Wednesday, September 3, 2008
#58: The Monster Squad
The Monster Squad
Directed by Fred Dekker
Written by Shane Black and Fred Dekker
Released August 14, 1987
Never underestimate the power of nerds.
That sentence is just as applicable to the characters in The Monster Squad as it is to the fans who made it a cult classic and video hit. Without those nerds and their largely Internet-based support, this horror comedy would never have seen the light of day on DVD (in a double-disc "collector's edition," no less).
Had it not been for this deep well of geek love, I wouldn't be reviewing the movie today. Don't get me wrong; when I was a kid, I remember gleefully watching this movie a couple of times. When you're 11 years old, what's not to love about a Goonies-esque gang of kids taking on the classic Universal Studios monsters (Dracula, The Wolfman, Frankenstein and The Creature from the Black Lagoon)? They cuss, smoke cigarettes and murder the undead. It's an adolescent boy's dream come true.
When I stumbled upon this geek worship while reading websites like Ain't it Cool (ground zero for pretty much all movie geekdom, and a pretty unreliable site if you're looking for objectivity because of that same unchecked geekdom), I wondered where all of this crazy Monster Squad nostalgia was coming from. Was this movie really as much of an awesome classic as these geeks remembered? I was hesitant to add it to my Netflix que, but then I figured that this 365 movies project of mine wasn't above a visit to my childhood (see my Empire Strikes Back review for further proof).
As the "tough kid" from Kids Incorporated pulls up on his bike, lights a smoke off the heel of his penny loafers, and defends "fat kid" Horace from a bully (played by classic bully Jason Hervey, who played Kevin Arnold's asshole brother on The Wonder Years), I smiled and tried remember how cool this movie was to me as a kid.
The plot, in a somewhat convoluted nutshell, goes as follows: this crew of kids, who have built their own club based on their love of horror movies, stumble upon a crate containing the body of Frankenstein's monster. I know, convenient, right? In addition, one of the kids gets a gift from his mother: a diary from the legendary vampire hunter Abraham Van Helsing. The coincidences keep piling up. A 2,000 year old mummy escapes from a museum... a man shows up at a police station claiming to be a werewolf and begging to be locked up... and Dracula drops in on the same town. There's a little bit more about an amulet that can control the fate of good or evil and an incantation from that aforementioned Van Helsing diary, which of course must be read by a virgin.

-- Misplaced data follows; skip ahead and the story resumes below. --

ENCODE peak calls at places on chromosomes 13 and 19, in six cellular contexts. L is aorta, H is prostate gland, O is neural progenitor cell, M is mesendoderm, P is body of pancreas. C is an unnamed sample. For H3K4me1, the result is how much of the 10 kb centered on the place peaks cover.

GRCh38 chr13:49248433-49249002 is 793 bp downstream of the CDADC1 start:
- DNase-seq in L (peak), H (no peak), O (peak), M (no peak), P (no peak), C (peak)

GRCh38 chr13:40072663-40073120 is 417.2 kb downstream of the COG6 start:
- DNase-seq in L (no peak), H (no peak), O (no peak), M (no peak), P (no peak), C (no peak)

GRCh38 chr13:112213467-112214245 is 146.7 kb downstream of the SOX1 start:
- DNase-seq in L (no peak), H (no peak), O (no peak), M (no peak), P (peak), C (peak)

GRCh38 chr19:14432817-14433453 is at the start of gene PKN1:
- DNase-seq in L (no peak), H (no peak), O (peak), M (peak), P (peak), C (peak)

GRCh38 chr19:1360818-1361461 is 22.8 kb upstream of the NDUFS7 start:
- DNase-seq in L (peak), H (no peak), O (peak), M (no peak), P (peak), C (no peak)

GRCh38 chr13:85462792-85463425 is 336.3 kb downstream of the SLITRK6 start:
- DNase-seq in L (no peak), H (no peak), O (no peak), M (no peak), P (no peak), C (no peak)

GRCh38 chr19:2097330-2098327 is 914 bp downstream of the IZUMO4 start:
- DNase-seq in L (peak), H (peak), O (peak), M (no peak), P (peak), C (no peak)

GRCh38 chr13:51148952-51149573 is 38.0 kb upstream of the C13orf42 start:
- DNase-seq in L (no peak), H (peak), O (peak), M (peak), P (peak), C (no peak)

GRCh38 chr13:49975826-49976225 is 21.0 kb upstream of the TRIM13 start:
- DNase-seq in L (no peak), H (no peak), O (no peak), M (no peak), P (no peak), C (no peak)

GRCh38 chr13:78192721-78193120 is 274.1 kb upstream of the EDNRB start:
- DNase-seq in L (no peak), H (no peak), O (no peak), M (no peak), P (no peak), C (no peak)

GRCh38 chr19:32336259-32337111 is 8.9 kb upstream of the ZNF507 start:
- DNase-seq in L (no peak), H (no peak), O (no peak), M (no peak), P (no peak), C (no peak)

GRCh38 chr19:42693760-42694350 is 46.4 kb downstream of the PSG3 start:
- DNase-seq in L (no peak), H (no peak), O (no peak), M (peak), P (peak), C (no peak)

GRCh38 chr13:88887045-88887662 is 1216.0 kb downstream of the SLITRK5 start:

Yeah, it's a bit convoluted and silly. This is basically an action/horror movie for kids, after all. Of course, there's a level of violence and scariness that really puts that "for kids" label to the test, including make-up genius Stan Winston's well done effects make-up. Director Fred Dekker (creator of the silly cult zombie classic Night of the Creeps) co-wrote the script with Shane Black, who is probably best known as Hollywood's go-to action guy in the late '80s and early '90s. Among other bloated massive actioners, Black wrote scripts for Lethal Weapon, The Last Boy Scout and The Last Action Hero before disappearing for over a decade, returning only to write and direct the excellent Robert Downey Jr./Val Kilmer comedy Kiss Kiss Bang Bang.
I was honestly surprised at how much The Monster Squad has held up. There were a few scenes that actually made me laugh out loud, especially one brilliant blink-and-you'll-miss-it scene where the kids ask their older buddy if he knows any virgins and he responds with a spit take.
It's to Black and Dekker's (wow, never noticed that pun before) credit that the script does not make fools out of the young characters, and it's to the young cast's credit that they don't annoy the shit out of the viewer for the duration of the movie. Try watching The Goonies again if you haven't seen it in a long time and try to tell me the same about that cast. Sure, it has its moments, but I can't imagine an adult viewer who can endure the entire movie without wanting to fastforward through some of the nonstop yelling and hijinks.
Look, nobody is saying it's Fellini, but The Monster Squad is still pretty damn fun.
For more on The Monster Squad:
- Movie information at IMDB and Wikipedia.
- Buy the 20th anniversary DVD.
A couple of scenes from The Monster Squad: